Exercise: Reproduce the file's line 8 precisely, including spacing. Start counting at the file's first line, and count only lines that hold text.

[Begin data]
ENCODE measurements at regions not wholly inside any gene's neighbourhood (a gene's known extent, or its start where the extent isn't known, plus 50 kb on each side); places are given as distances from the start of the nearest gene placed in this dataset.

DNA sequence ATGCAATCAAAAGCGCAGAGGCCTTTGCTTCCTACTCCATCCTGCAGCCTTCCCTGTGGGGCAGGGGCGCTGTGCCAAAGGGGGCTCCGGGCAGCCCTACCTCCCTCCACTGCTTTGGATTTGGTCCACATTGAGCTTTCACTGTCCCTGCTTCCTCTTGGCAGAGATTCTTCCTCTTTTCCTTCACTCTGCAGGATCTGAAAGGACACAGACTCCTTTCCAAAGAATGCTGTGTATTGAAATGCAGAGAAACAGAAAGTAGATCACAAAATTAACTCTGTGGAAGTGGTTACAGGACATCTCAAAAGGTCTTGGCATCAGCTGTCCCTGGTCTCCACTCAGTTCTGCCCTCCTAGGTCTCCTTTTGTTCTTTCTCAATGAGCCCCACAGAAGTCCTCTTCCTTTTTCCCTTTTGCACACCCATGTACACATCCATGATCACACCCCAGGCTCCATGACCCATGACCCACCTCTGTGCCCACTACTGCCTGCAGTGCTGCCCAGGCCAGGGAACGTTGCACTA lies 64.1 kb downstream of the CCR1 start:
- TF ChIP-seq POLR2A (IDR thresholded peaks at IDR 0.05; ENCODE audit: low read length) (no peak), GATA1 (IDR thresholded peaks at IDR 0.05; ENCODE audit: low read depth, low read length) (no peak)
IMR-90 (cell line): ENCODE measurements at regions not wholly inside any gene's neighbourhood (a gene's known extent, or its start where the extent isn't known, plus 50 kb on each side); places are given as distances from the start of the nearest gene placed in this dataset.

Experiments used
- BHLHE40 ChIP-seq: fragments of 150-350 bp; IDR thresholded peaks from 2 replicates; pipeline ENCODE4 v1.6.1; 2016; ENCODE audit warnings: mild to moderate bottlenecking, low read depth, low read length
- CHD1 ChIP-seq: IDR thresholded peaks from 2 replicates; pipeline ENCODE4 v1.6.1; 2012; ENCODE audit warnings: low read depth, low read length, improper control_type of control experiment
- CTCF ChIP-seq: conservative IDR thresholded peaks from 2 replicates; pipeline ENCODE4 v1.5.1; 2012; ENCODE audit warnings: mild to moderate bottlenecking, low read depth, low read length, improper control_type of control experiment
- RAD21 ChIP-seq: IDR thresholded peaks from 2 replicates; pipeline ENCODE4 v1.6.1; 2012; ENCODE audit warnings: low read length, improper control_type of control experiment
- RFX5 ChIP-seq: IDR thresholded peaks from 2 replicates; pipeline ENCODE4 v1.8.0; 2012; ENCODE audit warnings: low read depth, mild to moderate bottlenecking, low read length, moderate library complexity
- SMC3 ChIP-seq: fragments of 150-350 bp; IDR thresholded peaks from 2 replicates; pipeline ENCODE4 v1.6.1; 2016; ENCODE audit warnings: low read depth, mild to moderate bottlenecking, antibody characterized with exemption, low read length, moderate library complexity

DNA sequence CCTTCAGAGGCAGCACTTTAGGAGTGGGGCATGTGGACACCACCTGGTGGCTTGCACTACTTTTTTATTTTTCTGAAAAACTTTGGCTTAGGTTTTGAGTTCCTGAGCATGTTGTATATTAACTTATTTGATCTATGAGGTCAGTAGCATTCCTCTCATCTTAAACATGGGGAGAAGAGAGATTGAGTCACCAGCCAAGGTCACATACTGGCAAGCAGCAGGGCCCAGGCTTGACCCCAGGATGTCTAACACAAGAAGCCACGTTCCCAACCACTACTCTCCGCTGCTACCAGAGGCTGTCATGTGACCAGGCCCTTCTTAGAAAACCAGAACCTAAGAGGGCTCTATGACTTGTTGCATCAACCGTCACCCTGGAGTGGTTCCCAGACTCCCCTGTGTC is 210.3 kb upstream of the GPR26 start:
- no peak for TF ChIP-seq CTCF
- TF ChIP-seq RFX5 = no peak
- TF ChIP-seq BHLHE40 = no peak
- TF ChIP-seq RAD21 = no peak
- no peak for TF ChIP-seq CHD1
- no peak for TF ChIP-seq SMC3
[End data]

- CTCF ChIP-seq: conservative IDR thresholded peaks from 2 replicates; pipeline ENCODE4 v1.5.1; 2012; ENCODE audit warnings: mild to moderate bottlenecking, low read depth, low read length, improper control_type of control experiment